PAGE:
Our Faith Formation students have been asked to decide on their faith projects, keep coming to classes, complete their lessons, serve at the Family Mass and Dinner, challenged to pray every day during Advent and now look for the ‘sign’ or ‘Epiphany’ in their lives like the star that the Magi followed to find Jesus. Opening the Word has been about the gifts we bring to Jesus and offer the Church community as well as the ‘ordinary’ gifts we bring to the altar during Mass. I used my Morning Prayer to discuss what my ‘offerings’ are every day regardless of the season. I had a gift bag with ‘signs and sayings’ as props.
O Jesus, through the Immaculate Heart of Mary,
I offer You my prayers, works, joys, and sufferings of this day in union with the Holy Sacrifice of the Mass throughout the world. I offer them for all the intentions of Your Sacred Heart: the salvation of souls, reparation for sin, and the reunion of all Christians. I offer them for the intentions of our bishops and of all Apostles of Prayer, and especially those of the Holy Father this month. Amen.
Donna’s Morning Prayer
(adapted from the Daily Offering of the Apostleship of Prayer)
We talked about what we can offer Jesus as a gift even if we don’t have gold (king), frankincense (God) or myrrh (man). We offer our big and little prayers, works, joys and even our sufferings and tears to Jesus. Just like the bread and wine we bring to the altar during Mass, Jesus takes them and transforms them into something good, better, beautiful and extraordinary. We ask the Holy Spirit to transform US. I ask that you remind your children that we come bearing gifts following the Light of the World who came to save us. We find him in the Mass!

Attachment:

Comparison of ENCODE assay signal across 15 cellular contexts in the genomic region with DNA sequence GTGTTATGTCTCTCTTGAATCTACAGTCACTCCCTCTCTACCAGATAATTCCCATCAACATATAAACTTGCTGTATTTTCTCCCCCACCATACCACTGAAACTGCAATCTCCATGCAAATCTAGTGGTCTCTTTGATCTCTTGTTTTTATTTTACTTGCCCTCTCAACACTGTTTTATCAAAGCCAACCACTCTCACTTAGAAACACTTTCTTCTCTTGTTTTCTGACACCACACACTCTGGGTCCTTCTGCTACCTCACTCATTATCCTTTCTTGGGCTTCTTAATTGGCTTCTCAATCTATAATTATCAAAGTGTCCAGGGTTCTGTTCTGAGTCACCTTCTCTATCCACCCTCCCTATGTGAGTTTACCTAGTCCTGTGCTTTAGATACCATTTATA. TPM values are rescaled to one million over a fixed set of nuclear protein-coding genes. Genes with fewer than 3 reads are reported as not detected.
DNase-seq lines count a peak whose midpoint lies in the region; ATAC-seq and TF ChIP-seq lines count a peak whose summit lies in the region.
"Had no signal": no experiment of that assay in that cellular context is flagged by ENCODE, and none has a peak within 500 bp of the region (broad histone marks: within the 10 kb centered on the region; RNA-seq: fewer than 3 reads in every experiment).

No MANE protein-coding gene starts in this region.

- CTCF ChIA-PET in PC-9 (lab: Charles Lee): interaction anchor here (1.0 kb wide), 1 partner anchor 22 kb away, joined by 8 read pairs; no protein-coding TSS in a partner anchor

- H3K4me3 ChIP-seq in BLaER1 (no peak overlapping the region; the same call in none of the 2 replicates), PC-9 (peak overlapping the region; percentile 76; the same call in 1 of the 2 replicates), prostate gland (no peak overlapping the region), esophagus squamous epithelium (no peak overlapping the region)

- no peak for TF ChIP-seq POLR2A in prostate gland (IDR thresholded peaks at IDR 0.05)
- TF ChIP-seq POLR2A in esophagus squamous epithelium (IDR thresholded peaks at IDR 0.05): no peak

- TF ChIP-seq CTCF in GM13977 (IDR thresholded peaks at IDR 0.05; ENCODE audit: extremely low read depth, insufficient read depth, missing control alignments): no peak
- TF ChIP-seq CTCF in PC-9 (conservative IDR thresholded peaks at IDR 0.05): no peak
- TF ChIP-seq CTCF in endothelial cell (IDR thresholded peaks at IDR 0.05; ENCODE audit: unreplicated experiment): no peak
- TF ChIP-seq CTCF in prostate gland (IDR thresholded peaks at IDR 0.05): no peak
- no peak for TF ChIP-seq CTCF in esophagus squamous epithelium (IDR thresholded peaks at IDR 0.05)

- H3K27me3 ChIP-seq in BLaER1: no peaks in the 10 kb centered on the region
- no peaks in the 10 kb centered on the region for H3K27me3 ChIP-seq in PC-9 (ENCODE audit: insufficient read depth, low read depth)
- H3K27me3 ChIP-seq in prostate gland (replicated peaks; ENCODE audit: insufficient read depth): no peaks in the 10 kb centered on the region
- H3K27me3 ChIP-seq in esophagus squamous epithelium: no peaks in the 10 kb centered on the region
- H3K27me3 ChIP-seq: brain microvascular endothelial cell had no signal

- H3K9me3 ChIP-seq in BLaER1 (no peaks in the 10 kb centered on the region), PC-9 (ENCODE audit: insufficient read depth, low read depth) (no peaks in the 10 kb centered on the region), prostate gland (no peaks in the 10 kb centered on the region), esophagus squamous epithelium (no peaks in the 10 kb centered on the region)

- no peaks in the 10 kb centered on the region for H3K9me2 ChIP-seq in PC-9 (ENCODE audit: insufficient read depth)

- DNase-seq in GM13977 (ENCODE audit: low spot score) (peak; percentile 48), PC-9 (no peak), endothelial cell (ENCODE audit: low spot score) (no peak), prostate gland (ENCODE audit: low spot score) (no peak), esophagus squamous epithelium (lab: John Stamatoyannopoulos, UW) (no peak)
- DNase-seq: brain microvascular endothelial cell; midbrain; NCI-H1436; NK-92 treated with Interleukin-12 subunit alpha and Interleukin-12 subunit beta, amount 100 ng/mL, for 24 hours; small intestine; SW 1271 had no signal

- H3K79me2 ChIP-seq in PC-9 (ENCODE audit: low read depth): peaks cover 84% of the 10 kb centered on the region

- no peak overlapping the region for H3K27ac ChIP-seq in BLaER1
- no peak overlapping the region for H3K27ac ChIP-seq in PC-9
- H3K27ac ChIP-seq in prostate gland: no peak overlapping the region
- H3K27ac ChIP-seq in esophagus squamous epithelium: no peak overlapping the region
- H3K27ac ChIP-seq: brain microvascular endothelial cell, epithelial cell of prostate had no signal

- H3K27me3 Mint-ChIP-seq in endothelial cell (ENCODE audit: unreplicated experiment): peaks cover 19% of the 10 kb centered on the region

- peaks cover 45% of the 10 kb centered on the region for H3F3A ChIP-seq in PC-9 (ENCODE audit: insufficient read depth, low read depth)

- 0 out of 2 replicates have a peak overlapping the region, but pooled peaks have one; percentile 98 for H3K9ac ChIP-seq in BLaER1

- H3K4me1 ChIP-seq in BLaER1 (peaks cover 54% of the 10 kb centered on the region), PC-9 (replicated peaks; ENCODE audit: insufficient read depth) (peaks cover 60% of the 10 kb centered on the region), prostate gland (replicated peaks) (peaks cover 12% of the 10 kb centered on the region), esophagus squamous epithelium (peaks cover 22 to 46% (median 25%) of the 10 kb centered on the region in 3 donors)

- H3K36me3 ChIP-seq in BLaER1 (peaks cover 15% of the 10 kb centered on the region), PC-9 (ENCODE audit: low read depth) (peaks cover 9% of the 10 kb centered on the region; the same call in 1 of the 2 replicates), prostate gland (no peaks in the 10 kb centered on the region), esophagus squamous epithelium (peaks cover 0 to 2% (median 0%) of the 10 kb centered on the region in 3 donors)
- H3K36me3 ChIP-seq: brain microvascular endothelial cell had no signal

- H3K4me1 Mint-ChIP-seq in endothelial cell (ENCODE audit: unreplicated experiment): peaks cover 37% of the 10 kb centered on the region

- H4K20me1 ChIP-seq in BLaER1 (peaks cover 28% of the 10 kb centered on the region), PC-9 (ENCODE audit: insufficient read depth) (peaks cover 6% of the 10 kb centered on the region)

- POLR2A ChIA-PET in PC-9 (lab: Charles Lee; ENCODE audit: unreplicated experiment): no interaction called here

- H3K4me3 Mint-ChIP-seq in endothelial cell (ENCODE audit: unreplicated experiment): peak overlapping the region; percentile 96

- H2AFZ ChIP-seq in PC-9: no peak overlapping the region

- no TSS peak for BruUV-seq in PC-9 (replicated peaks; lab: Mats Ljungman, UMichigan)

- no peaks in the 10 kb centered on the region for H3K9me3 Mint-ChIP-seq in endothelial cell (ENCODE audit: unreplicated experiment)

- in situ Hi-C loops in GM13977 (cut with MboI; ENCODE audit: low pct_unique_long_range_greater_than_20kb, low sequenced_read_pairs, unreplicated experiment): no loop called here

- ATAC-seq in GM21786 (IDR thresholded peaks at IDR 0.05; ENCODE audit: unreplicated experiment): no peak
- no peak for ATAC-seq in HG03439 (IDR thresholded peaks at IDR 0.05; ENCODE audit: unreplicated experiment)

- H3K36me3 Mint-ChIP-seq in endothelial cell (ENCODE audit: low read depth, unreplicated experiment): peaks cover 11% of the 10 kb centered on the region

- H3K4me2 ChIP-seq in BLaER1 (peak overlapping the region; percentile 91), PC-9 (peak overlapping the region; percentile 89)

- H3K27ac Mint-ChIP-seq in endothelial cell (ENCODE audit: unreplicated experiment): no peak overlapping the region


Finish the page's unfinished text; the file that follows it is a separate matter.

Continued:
We talked about the difference between the baptism in the Jordan by John the Baptist and the Feast of the Baptism of the Lord. How we may have gone swimming and tried to see how long we could hold our breath. The people who came to John the Baptist to be baptized were only baptized with water. They went under and came back up breathing in new life. They made confessions of their sins and shortcomings and committed to do better and be better.
John the Baptist warned them that someone was coming ‘greater than I’. Jesus would baptize with the Holy Spirit. There was a sign of the dove who descended upon Jesus and the words of God, “This is my beloved Son, with whom I am well pleased.” And this is echoed during the Transfiguration when God adds, “Listen to Him.”
During the past season and through these Feasts and Solemnities, we ‘see’ there were many signs: Angels, dreams, stars, and then the dove. How does God appear or reveal (epiphany) Himself in our lives? It’s a great discussion and can change the way you see others and the world.